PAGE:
Why Lane Johnson's touchdown had a deeper meaning for the Eagles

PHILADELPHIA -- How did Lane Johnson's teammates feel about his touchdown catch against the New York Giants on Sunday? Eagles left tackle Jordan Mailata summed it up well.

"I'm not going to swear," he said. "But it was f---ing awesome."

Everyone loves a big-man touchdown. That's part of the reason there was so much joy postgame following the offensive lineman's fourth-quarter score, which was promptly described as a "Thick Six" on social media. But it ran deeper than that.

For one, Johnson was snubbed in the Pro Bowl voting, in the team's view. Entering Sunday's game, the standout right tackle had not allowed a single sack this season in 704 snaps, according to Pro Football Focus, while boasting the second-highest pass block win rate in the NFL at 94%, per ESPN Stats & Information.

Johnson was "very motivated all week by not making the Pro Bowl," according to quarterback Jalen Hurts.

"You've got a chance to have a guy that's going to be first- or second-team All-Pro and not in the Pro Bowl," added coach Nick Sirianni, who had the play in his back pocket for weeks and chose Sunday to unleash it. "And so it was great to be able to get him a touchdown. He just deserves so much credit -- so much more credit than he's getting."

Defensive tackle Fletcher Cox said the whole sideline stood up in excitement as the play unfolded. The reaction had something to do with what Johnson has gone through this season. He missed three games to address his mental health. Upon his return in mid-October, he revealed that "depression and anxiety are things I've dealt with for a long time and have kept hidden from my friends and family." His candor has been lauded both inside the building and out.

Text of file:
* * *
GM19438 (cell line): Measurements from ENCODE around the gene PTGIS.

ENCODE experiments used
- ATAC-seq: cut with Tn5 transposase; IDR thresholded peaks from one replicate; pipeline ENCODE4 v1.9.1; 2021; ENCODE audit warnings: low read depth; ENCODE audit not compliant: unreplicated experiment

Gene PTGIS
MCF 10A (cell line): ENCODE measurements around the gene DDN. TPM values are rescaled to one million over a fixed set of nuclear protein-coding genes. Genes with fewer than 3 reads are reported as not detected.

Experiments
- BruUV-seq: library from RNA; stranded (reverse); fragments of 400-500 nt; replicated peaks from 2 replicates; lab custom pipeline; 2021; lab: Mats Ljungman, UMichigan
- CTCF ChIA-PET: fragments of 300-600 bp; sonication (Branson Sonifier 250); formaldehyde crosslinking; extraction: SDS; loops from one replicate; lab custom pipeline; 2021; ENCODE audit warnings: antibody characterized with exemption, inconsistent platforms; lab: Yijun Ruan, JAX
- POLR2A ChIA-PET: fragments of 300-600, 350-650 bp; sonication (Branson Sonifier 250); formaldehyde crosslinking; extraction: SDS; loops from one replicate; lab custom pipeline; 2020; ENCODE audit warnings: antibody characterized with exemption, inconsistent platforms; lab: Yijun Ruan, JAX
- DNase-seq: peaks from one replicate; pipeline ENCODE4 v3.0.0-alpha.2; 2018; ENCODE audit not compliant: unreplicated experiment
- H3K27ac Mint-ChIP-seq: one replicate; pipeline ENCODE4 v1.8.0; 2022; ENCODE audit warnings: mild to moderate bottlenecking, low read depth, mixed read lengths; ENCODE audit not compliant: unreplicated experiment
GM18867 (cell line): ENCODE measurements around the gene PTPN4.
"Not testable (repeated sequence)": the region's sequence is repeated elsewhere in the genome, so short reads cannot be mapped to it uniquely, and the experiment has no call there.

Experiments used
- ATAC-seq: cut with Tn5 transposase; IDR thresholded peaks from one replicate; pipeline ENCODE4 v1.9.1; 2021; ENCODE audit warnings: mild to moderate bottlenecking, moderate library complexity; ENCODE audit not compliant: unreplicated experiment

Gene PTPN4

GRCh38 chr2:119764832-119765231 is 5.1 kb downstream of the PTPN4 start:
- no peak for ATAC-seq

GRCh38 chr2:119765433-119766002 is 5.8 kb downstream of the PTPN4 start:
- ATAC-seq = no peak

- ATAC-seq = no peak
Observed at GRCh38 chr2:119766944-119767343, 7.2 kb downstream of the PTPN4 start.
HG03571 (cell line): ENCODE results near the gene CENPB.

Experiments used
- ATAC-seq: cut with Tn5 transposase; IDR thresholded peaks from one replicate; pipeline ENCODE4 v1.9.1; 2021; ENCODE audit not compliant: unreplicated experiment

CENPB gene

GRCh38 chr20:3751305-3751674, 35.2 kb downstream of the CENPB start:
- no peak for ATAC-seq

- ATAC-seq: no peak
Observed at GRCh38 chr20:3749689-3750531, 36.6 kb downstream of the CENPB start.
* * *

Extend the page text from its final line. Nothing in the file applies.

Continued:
"I think it's a testimony of perseverance and obviously being strong," Hurts said. "Lane knows that his teammates have his back. He knows I have his back. Going through the things he went through early in the season and being able to come back and be with us and be a big part of our football team and our offense, I'm happy for him. I'm happy he's good, and I'm happy he got in the end zone today."

The play was named "East Texas" because both Hurts and Johnson are from there. On second-and-goal from the 5-yard line early in the fourth quarter, Hurts faked the handoff to running back Boston Scott, planted, and zipped a pass to a wide-open Johnson in the right side of the end zone.

Safety Rodney McLeod joked with Hurts afterward that he had too much heat on the throw, but Hurts said Johnson, who played quarterback and tight end in junior college, was "equipped and well-prepared" after training with Hurts all offseason.

"I know Jalen whizzed that thing in there," Johnson said. "What was worrying me was that I was wearing those thumb guards that are all like plastic, so I can't really bend my thumb. I'm just glad I caught it and after that, I tried to do a Lambeau Leap, but I guess our gates are pretty tall."

Hurts and Johnson exchanged jerseys afterward at Hurts' suggestion, seeing as he had never thrown a TD to a lineman before. Johnson even signed it with a message saying, "When I caught that ball, I didn't know what to think. All I could think was, 'What do y'all know about them Texas boys?"

Mailata was jokingly critical of the group celebration, calling it "half ballroom dancing, half making it up on the spot, half Lincoln [Financial] Field Leap -- it was a mess." But it was sweet nonetheless because of what Johnson means to the team and what he went through this year and, of course, because of the position he plays.

"It's all three of those," Mailata said. "It's Lane, he's an offensive lineman -- big-man touchdowns, everybody wants to see that. But when you actually know the guy, you play with the guy, you know how much he gives himself to the team, you love that for him."